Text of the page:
There have been considerable changes in the WVF in the last 59 years. Its membership has grown from just a few associations from 8 countries to more than 170 associations from 90 countries. Its membership, which was confined to Europe and the United States in the early days, now covers all the continents of the world including a growing number of associations from developing countries.

The composition and the character of the WVF member associations have also changed. They are no longer confined to organisations made up of veterans and victims of the two world wars. Instead, the WVF membership is now made up of a mixture of various organisations representing veterans, ex-servicemen, victims of war, resistance fighters, former prisoners of war, former peace keepers and former peace builders whose individual interests, needs and priorities differ quite considerably from one another.[2]


Organisation and managementEdit

The WVF consists of the following permanent elements: a general assembly, an executive board, regional standing committees, a standing committee on women and a financial committee. It is managed by its executive board composed of the president, the deputy president, 4 vice presidents, the secretary general and the treasurer general. The headquarters of the WVF is in Paris, France.[2]

Regional standing committeesEdit

The WVF has three regional standing committees:

  • Standing Committee on African Affairs (SCAA)
  • Standing Committee for Asia and the Pacific (SCAP)
  • Standing Committee on European Affairs (SCEA)

The regional standing committees are composed of representatives from member organizations in the relevant geographical region. Each regional standing committee elects a chairperson from among its membership who is appointed ex officio vice president of the WVF.

Standing Committee on WomenEdit

The Standing Committee on Women is composed of designated representatives for women's affairs from WVF member organizations and the chairpersons of the Working Groups on Women established within each of the Regional Standing Committees. The Committee elects a Chairperson from among its membership who is appointed ex officio Vice President of the WVF.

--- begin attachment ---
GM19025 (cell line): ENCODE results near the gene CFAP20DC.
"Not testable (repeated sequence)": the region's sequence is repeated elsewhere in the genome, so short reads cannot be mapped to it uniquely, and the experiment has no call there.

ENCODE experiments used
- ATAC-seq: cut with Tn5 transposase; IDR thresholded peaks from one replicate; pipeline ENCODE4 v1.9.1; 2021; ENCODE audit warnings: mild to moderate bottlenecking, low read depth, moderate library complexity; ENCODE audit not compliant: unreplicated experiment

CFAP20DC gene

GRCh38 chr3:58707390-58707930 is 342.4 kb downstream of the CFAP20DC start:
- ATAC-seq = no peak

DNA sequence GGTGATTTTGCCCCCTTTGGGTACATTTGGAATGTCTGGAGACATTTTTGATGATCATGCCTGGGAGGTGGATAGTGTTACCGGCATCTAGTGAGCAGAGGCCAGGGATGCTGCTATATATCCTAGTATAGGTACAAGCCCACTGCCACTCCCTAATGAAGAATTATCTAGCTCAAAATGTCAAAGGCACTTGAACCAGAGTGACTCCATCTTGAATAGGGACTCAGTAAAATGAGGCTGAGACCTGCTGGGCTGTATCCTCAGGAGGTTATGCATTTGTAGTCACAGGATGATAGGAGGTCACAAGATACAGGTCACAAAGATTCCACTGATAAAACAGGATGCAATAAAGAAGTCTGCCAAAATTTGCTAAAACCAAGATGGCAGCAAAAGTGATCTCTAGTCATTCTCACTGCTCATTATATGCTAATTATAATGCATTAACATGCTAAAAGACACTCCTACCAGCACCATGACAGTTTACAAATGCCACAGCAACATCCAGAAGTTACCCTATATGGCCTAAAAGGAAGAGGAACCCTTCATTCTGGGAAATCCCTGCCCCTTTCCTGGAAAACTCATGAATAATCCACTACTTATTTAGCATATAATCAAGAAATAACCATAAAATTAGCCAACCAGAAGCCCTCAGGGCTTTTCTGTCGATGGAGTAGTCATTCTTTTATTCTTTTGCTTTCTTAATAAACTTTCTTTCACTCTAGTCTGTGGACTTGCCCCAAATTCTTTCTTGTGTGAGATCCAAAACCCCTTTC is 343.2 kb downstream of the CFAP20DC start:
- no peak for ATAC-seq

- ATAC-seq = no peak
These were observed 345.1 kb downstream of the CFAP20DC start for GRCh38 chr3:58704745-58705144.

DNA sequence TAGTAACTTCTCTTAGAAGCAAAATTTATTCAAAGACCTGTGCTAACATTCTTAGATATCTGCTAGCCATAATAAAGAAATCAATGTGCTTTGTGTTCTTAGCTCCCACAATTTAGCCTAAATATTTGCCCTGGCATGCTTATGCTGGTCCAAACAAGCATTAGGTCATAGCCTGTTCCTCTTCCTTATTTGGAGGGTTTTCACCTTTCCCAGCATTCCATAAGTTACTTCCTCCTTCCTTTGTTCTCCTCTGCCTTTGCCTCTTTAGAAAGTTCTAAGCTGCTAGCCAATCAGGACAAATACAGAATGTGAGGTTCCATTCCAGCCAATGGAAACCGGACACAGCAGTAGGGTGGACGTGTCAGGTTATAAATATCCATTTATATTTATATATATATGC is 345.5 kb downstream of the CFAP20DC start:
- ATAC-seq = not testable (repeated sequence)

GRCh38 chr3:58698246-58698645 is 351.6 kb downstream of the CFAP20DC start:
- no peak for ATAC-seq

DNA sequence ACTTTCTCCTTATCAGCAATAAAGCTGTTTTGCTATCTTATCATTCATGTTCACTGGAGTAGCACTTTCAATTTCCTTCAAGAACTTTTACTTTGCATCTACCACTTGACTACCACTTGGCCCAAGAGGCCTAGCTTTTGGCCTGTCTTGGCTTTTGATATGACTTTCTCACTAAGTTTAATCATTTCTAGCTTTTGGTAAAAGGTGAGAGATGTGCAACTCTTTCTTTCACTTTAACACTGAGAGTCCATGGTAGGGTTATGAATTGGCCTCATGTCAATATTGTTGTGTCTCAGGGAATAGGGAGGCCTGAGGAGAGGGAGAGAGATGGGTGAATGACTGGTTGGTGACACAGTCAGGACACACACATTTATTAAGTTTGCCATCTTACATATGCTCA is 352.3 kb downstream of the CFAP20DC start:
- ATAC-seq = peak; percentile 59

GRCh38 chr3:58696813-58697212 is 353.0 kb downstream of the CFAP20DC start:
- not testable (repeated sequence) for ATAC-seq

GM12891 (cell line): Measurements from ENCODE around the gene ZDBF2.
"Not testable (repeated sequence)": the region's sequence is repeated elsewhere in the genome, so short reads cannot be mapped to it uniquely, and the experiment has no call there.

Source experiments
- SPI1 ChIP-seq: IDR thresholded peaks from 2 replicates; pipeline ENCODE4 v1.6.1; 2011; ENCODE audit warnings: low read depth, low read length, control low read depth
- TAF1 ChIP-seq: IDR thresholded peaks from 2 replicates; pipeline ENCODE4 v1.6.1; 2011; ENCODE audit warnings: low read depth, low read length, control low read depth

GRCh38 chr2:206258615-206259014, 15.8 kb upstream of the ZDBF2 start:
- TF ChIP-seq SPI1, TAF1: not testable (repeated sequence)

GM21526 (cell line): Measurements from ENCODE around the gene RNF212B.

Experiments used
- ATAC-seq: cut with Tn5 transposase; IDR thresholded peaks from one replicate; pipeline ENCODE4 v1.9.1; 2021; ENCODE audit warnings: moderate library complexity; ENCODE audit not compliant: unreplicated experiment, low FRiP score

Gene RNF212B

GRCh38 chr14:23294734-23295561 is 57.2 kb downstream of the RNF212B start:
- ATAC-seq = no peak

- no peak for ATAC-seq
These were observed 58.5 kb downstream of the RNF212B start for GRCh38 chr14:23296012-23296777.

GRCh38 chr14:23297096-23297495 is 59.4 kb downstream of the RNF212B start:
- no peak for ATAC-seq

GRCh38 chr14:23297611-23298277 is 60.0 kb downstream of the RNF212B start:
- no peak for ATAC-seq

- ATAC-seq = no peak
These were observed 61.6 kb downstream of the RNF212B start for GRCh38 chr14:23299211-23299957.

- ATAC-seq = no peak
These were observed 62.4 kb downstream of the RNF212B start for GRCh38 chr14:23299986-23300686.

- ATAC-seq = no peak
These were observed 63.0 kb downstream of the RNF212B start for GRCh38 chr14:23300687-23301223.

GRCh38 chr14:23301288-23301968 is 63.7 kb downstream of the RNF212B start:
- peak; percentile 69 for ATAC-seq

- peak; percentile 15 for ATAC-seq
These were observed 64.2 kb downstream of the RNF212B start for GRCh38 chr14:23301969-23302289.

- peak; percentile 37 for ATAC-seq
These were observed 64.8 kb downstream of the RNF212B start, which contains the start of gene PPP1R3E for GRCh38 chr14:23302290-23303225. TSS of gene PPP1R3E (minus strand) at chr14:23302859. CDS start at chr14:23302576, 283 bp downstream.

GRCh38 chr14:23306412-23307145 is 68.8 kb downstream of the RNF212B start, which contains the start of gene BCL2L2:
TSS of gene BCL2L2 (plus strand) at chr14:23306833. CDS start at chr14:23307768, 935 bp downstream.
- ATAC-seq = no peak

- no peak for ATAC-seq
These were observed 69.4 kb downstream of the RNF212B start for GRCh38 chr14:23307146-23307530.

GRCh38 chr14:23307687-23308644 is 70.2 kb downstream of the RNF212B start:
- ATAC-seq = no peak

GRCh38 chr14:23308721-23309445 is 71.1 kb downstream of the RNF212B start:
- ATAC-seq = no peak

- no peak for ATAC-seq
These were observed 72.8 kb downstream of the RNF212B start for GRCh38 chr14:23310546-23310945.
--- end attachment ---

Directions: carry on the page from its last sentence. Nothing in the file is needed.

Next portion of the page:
Red areas have at least one member of the World Veterans Association.

As of 2006, the following organizations were members of the WVF.[3]




Former Soviet UnionEdit

Latin AmericaEdit


United StatesEdit


Advocacy and humanitarian activitiesEdit

The most important function of the WVF is to promote and protect the well-being of veterans and victims of war worldwide. Most of the issues it deals with are essentially social or humanitarian in nature. It is very much involved in the promotion of social justice, the enhancement of the quality of life and the development of the full potential of each individual within the veteran and the victims of war community. Most of these activities are carried out in the form of advocacy through the United Nations, governments, veteran organisations and the general public. At the same time, the WVF functions as a charity by providing direct and indirect aid and assistance to its members and non-members.

Global peace movementEdit

As a responsible member of the international community, the WVF supports and assists the United Nations in their effort to promote international peace and security. One of the ways it does this is by organising an annual global “Veterans Walk for Peace” event on 21 September, the International Day of Peace. On this day the veteran community worldwide leads all the peace-loving people of the world and their governments to observe the International Day of Peace – the day of global ceasefire and non-violence.

WVF CredoEdit

“None can speak more eloquently for peace than those
who have fought in war.
The voices of war veterans are a reflection of the longing for peace
of people the world over, who within a generation have twice
suffered the unspeakable catastrophe of world war.
Humanity has earned the right to peace.
Without it, there can be no hope for the future.
And without hope, man is lost.
The voice of the people must be heeded.
They aspire to a richer life in freedom, equality and dignity,
as in things material; they pray for peace.
Their will for peace and a better life can be, must be, crystallized
into an irresistible force against war, aggression and degradation.
The people have had to work and sacrifice for wars.
They will work more willingly for peace.
Let there be a dedicated effort, a greater crusade
than history has ever known, for a world of
peace, freedom and equality.

Ralph Bunche
Nobel Peace Prize, 1950


  1. ^
  2. ^ a b c d e f g World Veterans Federation
  3. ^ [1]
  4. ^ "MEMBERS". Retrieved 2019-09-03.
  5. ^ "MEMBERS". Retrieved 2019-09-03.